BOSTON -- When discussing a controversial issue, what does it mean to be "fair and balanced"?
This question confounds not only journalists but academics as well. What does it mean to bring "balance" into the classroom or into scholarly discourse? Should all perspectives be given equal weight? Do all perspectives deserve equal weight?
As I write this I am attending the 40th annual conference of the Middle East Studies Association. MESA is the premier international academic society for those who study all aspects of the Middle East, its history, peoples, languages and cultures. More than 2,000 scholars are here from around the world, professors and graduate students representing numerous academic disciplines.
Walking through the halls of the conference hotel one hears numerous languages, including French, Arabic, Farsi, Turkish and Hebrew. MESA is a dynamic and multi-voice organization, and its conference aims at providing a safe space to discuss controversial issues in a scholarly manner.
At least, that's the goal. Given the enormous diversity of its membership and the intensity of the crises in the Middle East today, it shouldn't come as a surprise that the quest for academic "balance" can get lost in the shuffle. And that, of course, begs the question: How do we define academic balance?
At a roundtable discussion on last summer's Israel-Lebanon war, the five panelists, some from Lebanon and some not, expressed nuanced differences when discussing Lebanon's internal politics. But they uniformly condemned Israel's actions in the war as "aggression," and repeatedly referred to Hezbollah's actions as "resistance." Supporters of Israel argue that Hezbollah started the conflict, and thus it bears ultimate blame for the war's costs. But the panelists expressed a view held by many in the Arab world that Israel has a long history of aggression against Lebanon, that it was looking for any excuse to start the war last summer, and that the United States gave it the green light.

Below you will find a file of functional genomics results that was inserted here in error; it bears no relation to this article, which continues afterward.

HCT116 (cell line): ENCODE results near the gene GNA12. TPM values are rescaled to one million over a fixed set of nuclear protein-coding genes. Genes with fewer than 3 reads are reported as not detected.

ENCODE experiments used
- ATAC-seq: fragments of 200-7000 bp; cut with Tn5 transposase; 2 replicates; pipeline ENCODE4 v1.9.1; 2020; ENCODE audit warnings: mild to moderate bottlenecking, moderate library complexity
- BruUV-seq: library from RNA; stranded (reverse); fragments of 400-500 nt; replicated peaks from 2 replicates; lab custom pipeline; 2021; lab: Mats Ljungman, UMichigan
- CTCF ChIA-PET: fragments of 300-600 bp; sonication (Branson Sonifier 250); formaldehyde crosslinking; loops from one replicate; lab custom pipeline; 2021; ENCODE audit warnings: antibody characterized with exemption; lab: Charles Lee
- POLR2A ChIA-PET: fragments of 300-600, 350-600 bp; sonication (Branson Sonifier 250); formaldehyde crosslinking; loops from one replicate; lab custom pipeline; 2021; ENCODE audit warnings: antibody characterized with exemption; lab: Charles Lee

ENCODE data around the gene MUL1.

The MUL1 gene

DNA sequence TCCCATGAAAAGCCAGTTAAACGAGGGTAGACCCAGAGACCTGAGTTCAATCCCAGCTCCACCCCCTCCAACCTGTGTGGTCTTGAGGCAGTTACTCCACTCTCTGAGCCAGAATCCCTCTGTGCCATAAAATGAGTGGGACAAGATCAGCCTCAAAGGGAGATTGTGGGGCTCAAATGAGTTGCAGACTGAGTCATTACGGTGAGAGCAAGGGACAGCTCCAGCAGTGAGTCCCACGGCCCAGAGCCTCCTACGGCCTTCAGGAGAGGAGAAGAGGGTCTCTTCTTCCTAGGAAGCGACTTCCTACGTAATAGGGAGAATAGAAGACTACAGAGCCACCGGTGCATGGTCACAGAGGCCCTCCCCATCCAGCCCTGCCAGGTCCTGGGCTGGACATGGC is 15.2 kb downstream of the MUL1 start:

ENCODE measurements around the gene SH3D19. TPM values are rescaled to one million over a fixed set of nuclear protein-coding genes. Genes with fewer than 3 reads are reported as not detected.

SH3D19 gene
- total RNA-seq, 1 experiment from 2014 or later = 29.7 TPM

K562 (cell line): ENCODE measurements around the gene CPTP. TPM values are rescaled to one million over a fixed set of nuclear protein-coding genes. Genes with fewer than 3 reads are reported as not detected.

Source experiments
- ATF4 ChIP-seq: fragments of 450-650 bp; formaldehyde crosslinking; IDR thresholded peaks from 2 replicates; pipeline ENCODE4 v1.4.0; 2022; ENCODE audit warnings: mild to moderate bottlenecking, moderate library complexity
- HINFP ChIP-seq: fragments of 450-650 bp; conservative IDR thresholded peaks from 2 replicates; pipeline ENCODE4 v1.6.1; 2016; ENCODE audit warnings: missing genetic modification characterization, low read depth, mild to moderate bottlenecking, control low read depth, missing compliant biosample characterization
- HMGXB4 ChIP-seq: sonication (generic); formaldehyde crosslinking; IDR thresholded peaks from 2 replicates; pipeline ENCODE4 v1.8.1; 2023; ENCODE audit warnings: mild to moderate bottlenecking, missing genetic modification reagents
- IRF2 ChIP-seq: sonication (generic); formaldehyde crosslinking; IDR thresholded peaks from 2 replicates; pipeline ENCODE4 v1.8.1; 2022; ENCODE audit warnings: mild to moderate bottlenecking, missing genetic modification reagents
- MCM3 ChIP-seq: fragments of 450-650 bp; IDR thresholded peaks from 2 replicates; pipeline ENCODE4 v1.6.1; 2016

One panelist showed pictures of the war's massive destruction: numerous shots of Lebanese neighborhoods flattened like pancakes, bridges blown apart beyond all recognition, and weeping mothers at funerals of civilian Lebanese killed by Israeli bombs. There were no pictures -- or even any mention -- of the hundreds of Hezbollah rocket attacks on Israeli cities. Lebanon suffered the bulk of the war's destruction, and more than 10 Lebanese were killed for every one Israeli. But does that mean that Israeli suffering should be ignored completely?
Most of the audience's questions were sympathetic to the panelists' point of view, but not all. One MESA member asked why there was no Israeli perspective on the panel, and if this disparity was appropriate at an academic conference. He was told that they did not see the need to have an "Israeli apologist" sitting beside them.
I asked why the speakers labeled Israel's attacks on Lebanese cities "aggression," but called Hezbollah's attacks on Israeli cities "resistance." Doesn't that suggest that some civilian deaths are valued less than others? Although I didn't get a direct answer, one panelist made the morally problematic assertion that the quantity of deaths made Israel's actions "worse" than those of Hezbollah.
The five panelists flatly rejected the notion that they should seek "balance" on this issue. They said that, as scholars, what mattered was that they "speak the truth," rather than give equal time to all sides.
But whose truth? Conservative pundits often accuse academia of the "crime" of postmodern thinking -- of denying that basic facts and certainties exist. This, they say, leads to moral relativism.
But "truth" is often multi-faceted, consisting of different and sometimes incompatible perspectives. All of history's totalitarian movements, secular and religious, have begun with people believing that they possessed "the Truth" with a capital T. Scholarly discourse, at its best, articulates and acknowledges different understandings of the truth, and thus serves as an antidote to such absolutist thinking.
I sat stunned as the panelists asserted that there was only "one truth" to the Lebanon conflict. In that moment, my MESA colleagues sounded more like the conservative attackers of academia than the progressive, postmodern thinkers they thought themselves to be.
Atlas is assistant professor of political science and director of the Franciscan Center for Global Studies at Marian College. Contact him at firstname.lastname@example.org.